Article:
This was a useful warm-up for Paul’s solo of the afternoon, one of his contest solos written for an annual competition at Kneller Hall. The piece exploits both the lyrical qualities of the alto clarinet and the full range of the instrument. A version for basset horn and piano will soon be available. I’m sure if George Bernard Shaw could have heard this piece he would not have said, “The devil himself could not make the basset horn sparkle”. The alto clarinet has served Paul well in the past when American publishers chose to record their wind band catalogues in Great Britain. The clarinet section for a session would typically include Jack Brymer, Ted Planas, Paul and Stephen Trier and although the first pieces were from the very easy end of the catalogue, the music got considerably more challenging as the week went on.


A light-hearted song called My Boyfriend Plays The Clarinet showed the considerable versatility of the newest member of A Good Reed, Laura Parker. She sang about her boyfriend’s constant practising and gave him an ultimatum, “either the clarinet goes or I go!” but all is happily resolved by her taking up the clarinet too, and so they can now play duets (cue quotation from Tchaikovsky’s Romeo & Juliet).


And next, the noisiest item on the programme, Concert Für Dudelsack K.621.5 attributed to McMozart. James Rae took up the bagpipes last December and it sounded as though he’s been trying hard to play K622 on them ever since. It wasn’t quite what Mozart wrote but with bits of Amazing Grace, Auld Lang Syne and Happy Birthday thrown in, it made for a hilarious few minutes.


And so to the finale. For the 2003 ICA Clarinetfest Paul wrote a musical version of Three Billy Goats Gruff with lots of “in” clarinet jokes and he thought that another children’s story with a clarinet take on it would go down well at the Birthday Concert, so Kloséchops and the Three Berrs was born. Goldilocks is a fanatical clarinet player, nicknamed Kloséchops, and of course, when she comes upon the house of the Berr family she tries out their bass clarinet, a very good quality B flat and an E flat clarinet. She ends up being invited to form a quartet with the Bears, sorry Berrs. Again Paul narrated, A Good Reed played and accompanied the Saxopotamus Babes. Paul regards these musical stories as the most important works he has written and he has evidence of their influence on young audiences who have been inspired to take up the clarinet or the saxophone as a result of hearing a performance of one of the stories.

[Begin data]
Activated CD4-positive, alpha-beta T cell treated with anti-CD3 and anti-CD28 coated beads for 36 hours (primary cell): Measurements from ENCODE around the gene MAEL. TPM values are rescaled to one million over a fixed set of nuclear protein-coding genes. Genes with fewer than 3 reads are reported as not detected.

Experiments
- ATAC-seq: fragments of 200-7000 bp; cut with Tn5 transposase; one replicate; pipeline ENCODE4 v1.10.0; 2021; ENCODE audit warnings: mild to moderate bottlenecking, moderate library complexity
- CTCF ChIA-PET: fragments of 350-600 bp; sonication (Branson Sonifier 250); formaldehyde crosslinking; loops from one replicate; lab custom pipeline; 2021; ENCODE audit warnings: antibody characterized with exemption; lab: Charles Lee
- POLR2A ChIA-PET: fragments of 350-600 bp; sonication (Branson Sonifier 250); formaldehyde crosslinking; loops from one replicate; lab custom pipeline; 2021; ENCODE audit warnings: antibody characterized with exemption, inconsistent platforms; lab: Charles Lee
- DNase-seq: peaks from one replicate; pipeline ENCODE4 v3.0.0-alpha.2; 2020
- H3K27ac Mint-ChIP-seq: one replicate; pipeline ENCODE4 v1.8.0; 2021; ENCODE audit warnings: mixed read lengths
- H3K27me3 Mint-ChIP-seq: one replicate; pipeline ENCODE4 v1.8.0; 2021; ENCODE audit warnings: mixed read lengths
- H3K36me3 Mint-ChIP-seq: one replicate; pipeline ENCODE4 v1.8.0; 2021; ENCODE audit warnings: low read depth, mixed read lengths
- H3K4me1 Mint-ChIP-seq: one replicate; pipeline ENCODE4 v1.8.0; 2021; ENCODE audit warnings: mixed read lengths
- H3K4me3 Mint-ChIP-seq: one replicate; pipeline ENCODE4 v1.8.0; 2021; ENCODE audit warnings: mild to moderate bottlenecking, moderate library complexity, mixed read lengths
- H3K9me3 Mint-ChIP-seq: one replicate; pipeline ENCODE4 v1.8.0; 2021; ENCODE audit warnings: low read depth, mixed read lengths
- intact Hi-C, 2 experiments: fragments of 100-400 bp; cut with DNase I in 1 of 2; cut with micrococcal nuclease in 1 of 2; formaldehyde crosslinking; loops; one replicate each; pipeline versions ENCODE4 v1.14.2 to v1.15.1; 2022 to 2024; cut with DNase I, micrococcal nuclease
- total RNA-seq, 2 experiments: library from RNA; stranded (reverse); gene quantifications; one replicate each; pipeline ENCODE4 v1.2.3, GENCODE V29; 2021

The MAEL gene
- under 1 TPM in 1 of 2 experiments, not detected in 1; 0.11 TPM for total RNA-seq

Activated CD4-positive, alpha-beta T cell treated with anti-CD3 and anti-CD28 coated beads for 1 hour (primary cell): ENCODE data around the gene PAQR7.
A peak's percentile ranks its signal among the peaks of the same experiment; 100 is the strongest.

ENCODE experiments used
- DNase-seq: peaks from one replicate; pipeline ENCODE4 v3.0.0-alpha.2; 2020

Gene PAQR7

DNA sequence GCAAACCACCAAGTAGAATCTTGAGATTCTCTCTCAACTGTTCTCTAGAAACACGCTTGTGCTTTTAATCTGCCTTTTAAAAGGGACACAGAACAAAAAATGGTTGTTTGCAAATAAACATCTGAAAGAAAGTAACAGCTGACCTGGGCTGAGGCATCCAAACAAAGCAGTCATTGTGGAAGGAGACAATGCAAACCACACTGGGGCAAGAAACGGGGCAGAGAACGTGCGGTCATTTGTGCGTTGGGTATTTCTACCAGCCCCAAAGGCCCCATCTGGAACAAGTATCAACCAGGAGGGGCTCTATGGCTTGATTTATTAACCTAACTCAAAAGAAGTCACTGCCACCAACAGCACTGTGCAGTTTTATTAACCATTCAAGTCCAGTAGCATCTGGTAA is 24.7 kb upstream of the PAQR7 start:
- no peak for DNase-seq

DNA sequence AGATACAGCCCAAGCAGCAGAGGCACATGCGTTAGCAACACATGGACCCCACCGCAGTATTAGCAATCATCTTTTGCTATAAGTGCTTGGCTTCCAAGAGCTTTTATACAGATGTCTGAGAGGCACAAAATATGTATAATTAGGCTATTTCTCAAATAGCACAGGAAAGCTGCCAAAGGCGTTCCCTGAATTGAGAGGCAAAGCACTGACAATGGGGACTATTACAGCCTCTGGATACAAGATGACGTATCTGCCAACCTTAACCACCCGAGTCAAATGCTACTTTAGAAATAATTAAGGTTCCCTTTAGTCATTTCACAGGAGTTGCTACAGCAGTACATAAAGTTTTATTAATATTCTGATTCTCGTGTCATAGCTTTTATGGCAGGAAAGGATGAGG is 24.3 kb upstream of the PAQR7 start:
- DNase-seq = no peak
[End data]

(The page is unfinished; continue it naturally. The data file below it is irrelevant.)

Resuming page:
After the concert, some of the audience, with Paul of course, adjourned to a hostelry on Kew Green and Paul was able to catch up with old friends such as his schoolfriend Peter Fisher who had travelled from Cambridge. Peter is a year older than Paul and they often played duets at school. Paul attributes his good sight-reading skills to Peter’s insistence on those regular duet sessions.


Looking back on his career, the B flat contrabass clarinet has also brought Paul some interesting work including the film scores of Rambo and Total Recall, and on the Beatles’ album Sergeant Pepper’s Lonely Hearts Club Band. Among the many faces on the cover is that of Karlheinz Stockhausen and Paul is directly responsible for that. A chance conversation with Paul McCartney about Paul’s part on contrabass in Gruppen at the Proms that summer led to the composer’s inclusion on the album cover.


I asked Paul what compositions are in the pipeline in the near future and straightaway he said, “More Christmas carols!”. The arrangements he made last year have proved very popular and have left pupils and teachers wanting more. Paul has also written a piece for the First World Bass Clarinet Convention in Rotterdam in October. It’s in twelve parts and an open air performance is planned, weather permitting. Another project involves the West Point Clarinet Quartet, and a piece for them to play at the 2006 ICA Clarinetfest is a distinct possibility.


As I was leaving, I mentioned to Paul that I was playing in My Fair Lady that week, and I learnt that Paul had played in the original production in 1960 at the Theatre Royal, Drury Lane which starred Julie Andrews and Rex Harrison. The pay was a princely £19 per week and when it became London’s longest running musical, champagne arrived from Alan J Lerner with the message, “We have beaten Chu Chin Chow!”. Inevitably with a long running show, boredom can be a problem and Paul and Keith Deacon’s way of solving it was to swap shows with Ted Planas and John Denman who were playing in The Sound of Music down the road. After a few nights of that, they were glad to get back to My Fair Lady.


The 70th Birthday Concert was a lovely idea and a huge success. The programme was so varied and the playing first class, and it was not so much like a formal concert than like spending an afternoon with friends. It is hoped that a CD of the concert will be produced and be available for sale very soon. I’m sure I overheard someone encouraging Paul to start planning his 80th Birthday Concert!

Susan Moss

Clarinet & Saxophone Magazine (the official journal of the Clarinet & Saxophone Society of Great Britain)

Bandroom Jottings (£10) available from Paul Harvey 020 8898 4869
Saxopotamus from Reynard Music reynard@argonet.co.uk
All other music referred to in this article is available from Reedimensions
www.reedimensions.com